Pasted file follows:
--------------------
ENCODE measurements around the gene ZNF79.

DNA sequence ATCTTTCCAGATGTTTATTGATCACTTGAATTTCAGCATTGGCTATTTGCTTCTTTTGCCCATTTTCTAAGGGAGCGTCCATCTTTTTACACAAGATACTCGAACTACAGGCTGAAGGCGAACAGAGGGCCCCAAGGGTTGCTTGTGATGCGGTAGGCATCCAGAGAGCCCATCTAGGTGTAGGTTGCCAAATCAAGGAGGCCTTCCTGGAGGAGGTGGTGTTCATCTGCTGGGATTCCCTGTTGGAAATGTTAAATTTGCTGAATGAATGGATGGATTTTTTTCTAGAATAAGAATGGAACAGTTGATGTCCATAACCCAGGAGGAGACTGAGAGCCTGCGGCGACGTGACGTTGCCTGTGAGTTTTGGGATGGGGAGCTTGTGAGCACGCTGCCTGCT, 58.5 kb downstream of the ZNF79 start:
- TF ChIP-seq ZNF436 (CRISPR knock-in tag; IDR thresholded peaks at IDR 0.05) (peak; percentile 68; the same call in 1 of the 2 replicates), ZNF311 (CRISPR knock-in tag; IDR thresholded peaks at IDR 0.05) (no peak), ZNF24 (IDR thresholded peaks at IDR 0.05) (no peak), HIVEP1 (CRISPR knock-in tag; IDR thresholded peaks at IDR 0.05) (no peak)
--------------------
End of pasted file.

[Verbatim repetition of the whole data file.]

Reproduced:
ENCODE measurements around the gene ZNF79.

DNA sequence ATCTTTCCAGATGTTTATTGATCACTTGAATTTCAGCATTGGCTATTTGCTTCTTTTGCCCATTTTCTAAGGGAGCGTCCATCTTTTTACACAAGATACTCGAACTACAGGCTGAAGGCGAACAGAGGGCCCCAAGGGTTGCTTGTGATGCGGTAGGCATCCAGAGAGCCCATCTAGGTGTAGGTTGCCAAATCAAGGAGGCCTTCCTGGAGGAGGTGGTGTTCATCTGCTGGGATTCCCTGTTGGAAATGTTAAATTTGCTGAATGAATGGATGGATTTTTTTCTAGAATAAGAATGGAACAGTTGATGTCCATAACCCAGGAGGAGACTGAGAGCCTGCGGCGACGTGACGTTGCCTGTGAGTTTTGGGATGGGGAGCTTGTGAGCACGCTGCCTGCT, 58.5 kb downstream of the ZNF79 start:
- TF ChIP-seq ZNF436 (CRISPR knock-in tag; IDR thresholded peaks at IDR 0.05) (peak; percentile 68; the same call in 1 of the 2 replicates), ZNF311 (CRISPR knock-in tag; IDR thresholded peaks at IDR 0.05) (no peak), ZNF24 (IDR thresholded peaks at IDR 0.05) (no peak), HIVEP1 (CRISPR knock-in tag; IDR thresholded peaks at IDR 0.05) (no peak)